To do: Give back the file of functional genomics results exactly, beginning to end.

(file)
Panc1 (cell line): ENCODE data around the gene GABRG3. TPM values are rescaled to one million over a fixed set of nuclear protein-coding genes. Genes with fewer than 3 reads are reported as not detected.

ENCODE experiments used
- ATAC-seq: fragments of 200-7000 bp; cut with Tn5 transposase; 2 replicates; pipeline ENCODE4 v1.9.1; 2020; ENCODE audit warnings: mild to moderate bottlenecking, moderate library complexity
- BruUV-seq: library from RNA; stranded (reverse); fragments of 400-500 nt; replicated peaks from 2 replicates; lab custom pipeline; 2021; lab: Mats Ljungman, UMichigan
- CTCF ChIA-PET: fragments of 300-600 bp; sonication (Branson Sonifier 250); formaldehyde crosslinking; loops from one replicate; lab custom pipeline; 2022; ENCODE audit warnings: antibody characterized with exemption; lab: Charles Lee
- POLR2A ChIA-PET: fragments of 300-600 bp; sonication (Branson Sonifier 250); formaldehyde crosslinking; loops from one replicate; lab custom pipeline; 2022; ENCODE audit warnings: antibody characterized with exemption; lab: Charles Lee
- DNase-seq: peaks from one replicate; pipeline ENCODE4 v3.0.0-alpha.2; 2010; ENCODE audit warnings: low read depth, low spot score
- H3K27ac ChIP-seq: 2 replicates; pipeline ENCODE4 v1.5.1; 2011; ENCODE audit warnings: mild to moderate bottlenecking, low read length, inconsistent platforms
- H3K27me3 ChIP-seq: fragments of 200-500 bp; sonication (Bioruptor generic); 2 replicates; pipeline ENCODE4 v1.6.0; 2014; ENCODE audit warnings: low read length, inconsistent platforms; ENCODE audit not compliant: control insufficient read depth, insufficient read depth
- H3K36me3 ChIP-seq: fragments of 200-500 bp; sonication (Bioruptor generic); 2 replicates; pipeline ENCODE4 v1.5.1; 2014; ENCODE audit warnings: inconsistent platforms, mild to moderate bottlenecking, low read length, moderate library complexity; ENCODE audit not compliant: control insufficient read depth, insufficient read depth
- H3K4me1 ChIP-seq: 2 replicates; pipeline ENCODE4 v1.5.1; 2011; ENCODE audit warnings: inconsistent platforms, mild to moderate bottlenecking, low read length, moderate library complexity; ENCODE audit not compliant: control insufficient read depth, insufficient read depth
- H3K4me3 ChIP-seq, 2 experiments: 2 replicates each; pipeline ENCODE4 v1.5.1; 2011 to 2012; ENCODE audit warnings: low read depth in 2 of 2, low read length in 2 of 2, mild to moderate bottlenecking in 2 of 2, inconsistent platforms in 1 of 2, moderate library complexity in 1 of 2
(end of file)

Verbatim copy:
Panc1 (cell line): ENCODE data around the gene GABRG3. TPM values are rescaled to one million over a fixed set of nuclear protein-coding genes. Genes with fewer than 3 reads are reported as not detected.

ENCODE experiments used
- ATAC-seq: fragments of 200-7000 bp; cut with Tn5 transposase; 2 replicates; pipeline ENCODE4 v1.9.1; 2020; ENCODE audit warnings: mild to moderate bottlenecking, moderate library complexity
- BruUV-seq: library from RNA; stranded (reverse); fragments of 400-500 nt; replicated peaks from 2 replicates; lab custom pipeline; 2021; lab: Mats Ljungman, UMichigan
- CTCF ChIA-PET: fragments of 300-600 bp; sonication (Branson Sonifier 250); formaldehyde crosslinking; loops from one replicate; lab custom pipeline; 2022; ENCODE audit warnings: antibody characterized with exemption; lab: Charles Lee
- POLR2A ChIA-PET: fragments of 300-600 bp; sonication (Branson Sonifier 250); formaldehyde crosslinking; loops from one replicate; lab custom pipeline; 2022; ENCODE audit warnings: antibody characterized with exemption; lab: Charles Lee
- DNase-seq: peaks from one replicate; pipeline ENCODE4 v3.0.0-alpha.2; 2010; ENCODE audit warnings: low read depth, low spot score
- H3K27ac ChIP-seq: 2 replicates; pipeline ENCODE4 v1.5.1; 2011; ENCODE audit warnings: mild to moderate bottlenecking, low read length, inconsistent platforms
- H3K27me3 ChIP-seq: fragments of 200-500 bp; sonication (Bioruptor generic); 2 replicates; pipeline ENCODE4 v1.6.0; 2014; ENCODE audit warnings: low read length, inconsistent platforms; ENCODE audit not compliant: control insufficient read depth, insufficient read depth
- H3K36me3 ChIP-seq: fragments of 200-500 bp; sonication (Bioruptor generic); 2 replicates; pipeline ENCODE4 v1.5.1; 2014; ENCODE audit warnings: inconsistent platforms, mild to moderate bottlenecking, low read length, moderate library complexity; ENCODE audit not compliant: control insufficient read depth, insufficient read depth
- H3K4me1 ChIP-seq: 2 replicates; pipeline ENCODE4 v1.5.1; 2011; ENCODE audit warnings: inconsistent platforms, mild to moderate bottlenecking, low read length, moderate library complexity; ENCODE audit not compliant: control insufficient read depth, insufficient read depth
- H3K4me3 ChIP-seq, 2 experiments: 2 replicates each; pipeline ENCODE4 v1.5.1; 2011 to 2012; ENCODE audit warnings: low read depth in 2 of 2, low read length in 2 of 2, mild to moderate bottlenecking in 2 of 2, inconsistent platforms in 1 of 2, moderate library complexity in 1 of 2